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MIFGASHIM  January 2011

MIFGASHIM January 2011

Subject:

Mifgashim Volume 8 Issue 154

From:

Lee Buckman <[log in to unmask]>

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Date:

Wed, 5 Jan 2011 12:00:20 +0200

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Mifgashim Volume 8 Issue 154
 

Note:  If your electronic edition of Mifgashim appears with interspersed gibberish characters, please notify [log in to unmask]
 

Contents: 
 
1.         JEL on Educational Technology

2.         Other Responses to the Letter Banning Sale of Homes to Gentiles in Israel

3.         New Feature!  The Jewish Periodical “Marshall Memo”

4.         Marshall Memo: Report Cards Emphasizing Student Mastery, Not Compliant Behavior
 
~~~~~~~~~
 

1.         JEL on Educational Technology

The Fall 2010 issue of Jewish Educational Leadership focuses on Educational Technology 2.0.
What resources are available? What is the promise, and the danger, of integrating technology into Jewish education? Where are we headed?  To receive a copy, go to http://www.lookstein.org/journal.htm. 


~~~~~~~~~


2.         Other Responses to the Letter Banning Sale of Homes to Gentiles in Israel
 

In support of the ban:

Rabbi Shlomo Aviner, Yeshivat Ateret Yerushalayim http://www.ravaviner.com/2010/12/dont-sell-our-land-to-foreign-people.html

Rabbi Mordechai Eliyahu (z”l) http://www.harav.org/tzof/567he.doc
 
 
Against the ban:
 
Rabbi David Golinkin, Masorti Movement http://masortiaustralia.blogspot.com/2010/12/timely-responsum-from-rabbi-david.html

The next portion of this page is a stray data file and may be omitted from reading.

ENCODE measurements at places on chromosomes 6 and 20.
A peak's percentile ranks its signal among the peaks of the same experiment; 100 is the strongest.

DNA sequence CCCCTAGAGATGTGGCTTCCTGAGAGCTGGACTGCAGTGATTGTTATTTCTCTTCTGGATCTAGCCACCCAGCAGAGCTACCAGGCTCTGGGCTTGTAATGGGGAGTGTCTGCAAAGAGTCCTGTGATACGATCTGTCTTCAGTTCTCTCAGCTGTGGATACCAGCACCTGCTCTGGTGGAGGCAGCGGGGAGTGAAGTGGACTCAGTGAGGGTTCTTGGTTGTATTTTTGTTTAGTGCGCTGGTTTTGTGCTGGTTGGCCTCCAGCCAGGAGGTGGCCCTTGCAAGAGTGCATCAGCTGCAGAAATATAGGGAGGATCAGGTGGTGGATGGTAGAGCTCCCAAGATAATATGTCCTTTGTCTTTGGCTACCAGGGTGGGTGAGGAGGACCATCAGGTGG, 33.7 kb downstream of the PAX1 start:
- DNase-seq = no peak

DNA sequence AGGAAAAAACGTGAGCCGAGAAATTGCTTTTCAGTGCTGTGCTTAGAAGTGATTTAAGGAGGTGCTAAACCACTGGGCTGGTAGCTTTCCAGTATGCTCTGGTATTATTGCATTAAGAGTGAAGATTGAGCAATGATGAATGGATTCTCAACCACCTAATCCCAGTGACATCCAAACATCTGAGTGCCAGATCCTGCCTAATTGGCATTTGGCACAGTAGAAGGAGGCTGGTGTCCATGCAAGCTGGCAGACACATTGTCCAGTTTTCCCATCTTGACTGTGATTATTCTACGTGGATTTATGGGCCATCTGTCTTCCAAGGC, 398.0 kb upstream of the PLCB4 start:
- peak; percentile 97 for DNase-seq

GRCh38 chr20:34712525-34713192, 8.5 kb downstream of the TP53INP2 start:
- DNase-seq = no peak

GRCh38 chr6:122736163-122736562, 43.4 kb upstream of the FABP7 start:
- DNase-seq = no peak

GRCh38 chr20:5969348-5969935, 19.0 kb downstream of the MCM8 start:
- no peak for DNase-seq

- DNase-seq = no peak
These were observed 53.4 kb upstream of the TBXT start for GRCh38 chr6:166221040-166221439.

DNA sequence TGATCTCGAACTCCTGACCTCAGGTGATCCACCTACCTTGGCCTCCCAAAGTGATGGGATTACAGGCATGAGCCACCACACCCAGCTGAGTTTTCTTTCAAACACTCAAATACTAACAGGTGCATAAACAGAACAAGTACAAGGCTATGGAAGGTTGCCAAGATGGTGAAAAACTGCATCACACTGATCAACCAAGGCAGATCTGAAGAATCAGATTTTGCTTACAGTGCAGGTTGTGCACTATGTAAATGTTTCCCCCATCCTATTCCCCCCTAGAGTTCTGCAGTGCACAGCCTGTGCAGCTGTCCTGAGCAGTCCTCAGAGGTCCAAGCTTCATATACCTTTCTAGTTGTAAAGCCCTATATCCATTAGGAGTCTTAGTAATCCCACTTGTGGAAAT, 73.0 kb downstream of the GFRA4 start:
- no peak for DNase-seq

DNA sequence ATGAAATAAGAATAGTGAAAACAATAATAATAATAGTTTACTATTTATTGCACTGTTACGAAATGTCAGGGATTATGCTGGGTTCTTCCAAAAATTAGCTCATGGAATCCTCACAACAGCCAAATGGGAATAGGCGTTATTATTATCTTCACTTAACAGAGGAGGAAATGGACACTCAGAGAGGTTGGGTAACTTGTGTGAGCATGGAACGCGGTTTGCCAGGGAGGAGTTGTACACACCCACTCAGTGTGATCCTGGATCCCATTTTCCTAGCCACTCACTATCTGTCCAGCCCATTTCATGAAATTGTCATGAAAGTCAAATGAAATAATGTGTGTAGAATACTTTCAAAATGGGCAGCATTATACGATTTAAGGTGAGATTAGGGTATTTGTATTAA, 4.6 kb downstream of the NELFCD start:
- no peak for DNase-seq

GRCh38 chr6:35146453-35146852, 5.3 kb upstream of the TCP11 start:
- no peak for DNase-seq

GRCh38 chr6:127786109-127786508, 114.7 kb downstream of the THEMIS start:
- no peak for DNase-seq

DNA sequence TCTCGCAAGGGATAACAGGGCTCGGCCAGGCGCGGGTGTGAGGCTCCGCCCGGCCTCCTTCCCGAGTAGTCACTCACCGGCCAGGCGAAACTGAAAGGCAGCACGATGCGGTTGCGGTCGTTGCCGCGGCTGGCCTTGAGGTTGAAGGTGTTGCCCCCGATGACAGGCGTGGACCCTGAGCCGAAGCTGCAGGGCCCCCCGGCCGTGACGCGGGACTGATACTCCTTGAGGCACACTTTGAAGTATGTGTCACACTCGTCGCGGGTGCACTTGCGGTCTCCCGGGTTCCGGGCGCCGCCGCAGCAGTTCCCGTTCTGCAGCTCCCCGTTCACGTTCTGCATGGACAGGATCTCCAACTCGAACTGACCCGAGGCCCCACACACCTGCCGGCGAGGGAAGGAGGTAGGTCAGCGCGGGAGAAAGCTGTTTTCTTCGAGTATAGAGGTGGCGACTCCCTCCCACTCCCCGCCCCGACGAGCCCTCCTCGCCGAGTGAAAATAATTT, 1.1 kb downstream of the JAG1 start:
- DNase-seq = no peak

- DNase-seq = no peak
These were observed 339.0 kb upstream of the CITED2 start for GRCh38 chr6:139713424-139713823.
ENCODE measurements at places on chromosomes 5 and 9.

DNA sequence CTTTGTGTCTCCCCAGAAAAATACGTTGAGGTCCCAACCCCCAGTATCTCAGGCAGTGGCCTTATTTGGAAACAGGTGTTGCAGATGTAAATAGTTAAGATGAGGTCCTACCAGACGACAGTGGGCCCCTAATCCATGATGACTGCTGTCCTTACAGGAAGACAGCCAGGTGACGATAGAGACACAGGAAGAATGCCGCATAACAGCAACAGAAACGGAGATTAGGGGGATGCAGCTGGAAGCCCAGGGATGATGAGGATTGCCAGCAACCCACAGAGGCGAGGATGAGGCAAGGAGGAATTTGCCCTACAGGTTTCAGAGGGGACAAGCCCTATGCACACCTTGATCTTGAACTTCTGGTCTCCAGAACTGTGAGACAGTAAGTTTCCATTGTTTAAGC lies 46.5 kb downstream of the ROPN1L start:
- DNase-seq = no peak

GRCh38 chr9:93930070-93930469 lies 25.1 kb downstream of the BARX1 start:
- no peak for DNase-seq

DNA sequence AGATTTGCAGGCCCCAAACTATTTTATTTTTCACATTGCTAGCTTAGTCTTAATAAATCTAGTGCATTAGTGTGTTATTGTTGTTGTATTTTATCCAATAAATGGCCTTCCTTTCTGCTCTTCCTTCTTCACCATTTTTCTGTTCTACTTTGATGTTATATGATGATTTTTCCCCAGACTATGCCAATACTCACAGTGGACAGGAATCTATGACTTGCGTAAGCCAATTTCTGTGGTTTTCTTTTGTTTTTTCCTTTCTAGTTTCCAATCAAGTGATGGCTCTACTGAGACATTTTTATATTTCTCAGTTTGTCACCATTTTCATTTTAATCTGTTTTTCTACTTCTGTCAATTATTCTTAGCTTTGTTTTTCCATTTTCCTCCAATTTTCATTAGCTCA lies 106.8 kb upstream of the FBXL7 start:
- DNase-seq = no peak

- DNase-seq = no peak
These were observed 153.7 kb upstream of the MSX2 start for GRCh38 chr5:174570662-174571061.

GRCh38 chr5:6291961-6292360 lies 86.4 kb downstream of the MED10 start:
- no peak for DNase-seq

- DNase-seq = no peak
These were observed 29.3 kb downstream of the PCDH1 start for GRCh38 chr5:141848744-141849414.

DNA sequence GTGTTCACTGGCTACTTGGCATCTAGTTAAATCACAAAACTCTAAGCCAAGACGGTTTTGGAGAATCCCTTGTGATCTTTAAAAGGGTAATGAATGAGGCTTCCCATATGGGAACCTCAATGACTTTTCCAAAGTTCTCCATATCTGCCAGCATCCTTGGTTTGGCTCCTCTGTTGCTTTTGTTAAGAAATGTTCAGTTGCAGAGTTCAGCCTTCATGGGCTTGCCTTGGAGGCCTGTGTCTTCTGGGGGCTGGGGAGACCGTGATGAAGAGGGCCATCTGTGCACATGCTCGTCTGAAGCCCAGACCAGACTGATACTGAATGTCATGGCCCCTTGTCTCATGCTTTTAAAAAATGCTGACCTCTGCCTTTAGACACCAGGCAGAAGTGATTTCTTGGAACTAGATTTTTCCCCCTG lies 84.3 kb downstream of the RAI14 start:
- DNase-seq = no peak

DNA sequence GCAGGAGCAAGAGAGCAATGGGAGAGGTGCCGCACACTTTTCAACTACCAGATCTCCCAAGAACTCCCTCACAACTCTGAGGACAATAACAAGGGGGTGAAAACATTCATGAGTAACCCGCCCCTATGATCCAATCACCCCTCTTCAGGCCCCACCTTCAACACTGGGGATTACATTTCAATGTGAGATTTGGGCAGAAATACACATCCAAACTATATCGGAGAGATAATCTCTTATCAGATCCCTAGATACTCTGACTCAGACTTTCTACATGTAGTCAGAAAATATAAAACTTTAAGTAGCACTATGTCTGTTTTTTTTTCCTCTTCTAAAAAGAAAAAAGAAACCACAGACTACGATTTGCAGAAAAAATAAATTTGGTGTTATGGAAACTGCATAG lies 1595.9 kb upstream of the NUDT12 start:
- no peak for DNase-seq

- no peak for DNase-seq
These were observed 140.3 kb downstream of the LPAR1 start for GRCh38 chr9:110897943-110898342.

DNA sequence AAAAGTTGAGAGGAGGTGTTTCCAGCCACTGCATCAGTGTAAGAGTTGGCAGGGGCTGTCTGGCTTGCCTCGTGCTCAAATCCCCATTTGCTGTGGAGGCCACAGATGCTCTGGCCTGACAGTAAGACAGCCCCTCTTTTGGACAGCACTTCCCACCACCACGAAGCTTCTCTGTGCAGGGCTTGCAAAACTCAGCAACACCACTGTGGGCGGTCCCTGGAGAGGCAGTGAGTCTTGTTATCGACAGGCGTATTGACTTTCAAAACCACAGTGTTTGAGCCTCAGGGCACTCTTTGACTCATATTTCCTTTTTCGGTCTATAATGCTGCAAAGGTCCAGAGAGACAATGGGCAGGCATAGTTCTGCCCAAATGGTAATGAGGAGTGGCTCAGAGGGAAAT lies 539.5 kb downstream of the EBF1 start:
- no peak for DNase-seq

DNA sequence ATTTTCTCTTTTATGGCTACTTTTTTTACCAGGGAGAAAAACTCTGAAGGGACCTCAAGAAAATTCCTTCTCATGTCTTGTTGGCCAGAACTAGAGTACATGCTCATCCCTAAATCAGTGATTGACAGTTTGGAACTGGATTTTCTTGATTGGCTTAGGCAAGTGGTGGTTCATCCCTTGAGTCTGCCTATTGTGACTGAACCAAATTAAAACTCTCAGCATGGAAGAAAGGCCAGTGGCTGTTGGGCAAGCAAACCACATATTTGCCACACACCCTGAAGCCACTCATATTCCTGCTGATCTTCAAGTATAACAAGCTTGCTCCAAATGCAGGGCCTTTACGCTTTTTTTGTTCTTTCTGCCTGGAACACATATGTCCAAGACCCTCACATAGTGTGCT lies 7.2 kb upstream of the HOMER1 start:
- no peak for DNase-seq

~~~~~~~~~
 
 
3.         New Feature!  The Jewish Periodical “Marshall Memo”
 
Beginning this week, we will provide a summary of a leading article in a Jewish periodical relevant to Jewish educators.  This week’s topic is “Education’s Forgotten Vision.”


In his article, “Education’s Forsaken Vision”, Molcho Avner criticizes the Israeli education system’s almost exclusive focus on engendering egalitarianism. He claims that while the central goal of education in the first few decades of the state was the cultivation of students’ moral fiber, today’s goal is the implementation of social justice.

He begins by describing the current state of Israeli education: because equal opportunity in education is directly linked to upward social mobility, ensuring that students from all socio-economic classes receive the same education is portrayed as the way to close gaps in society. He argues, however, that this approach comes at the expense of the educational philosophy of the educators of the previous generation, who sought to shape students into “civically and morally conscientious individuals”.

While today’s educators want to ensure that their “products” will be financially successful by ensuring equal opportunity, the educators of yesteryear cultivated political, cultural and intellectual leaders by creating an educational elite in society. They accepted the inborn differences in various sectors of society and created a system that would make the best of said inequalities. Avner assures that all students were treated equally within this elite group, but there was an understanding that secondary education was not suitable for all, and accepting everyone would only create social and academic issues

Avner draws a link between the demand for equality and the deterioration of academic standards in Israeli schools. This philosophy manifests itself in a system that sees general liberal-arts education as an unnecessary indulgence, as it has no measurable results. Ironically, the focus on egalitarianism has had the opposite effect. Wealthy parents dissatisfied with their children’s subpar education simply switch them to private schools, which of course, makes the goal of equality even more elusive.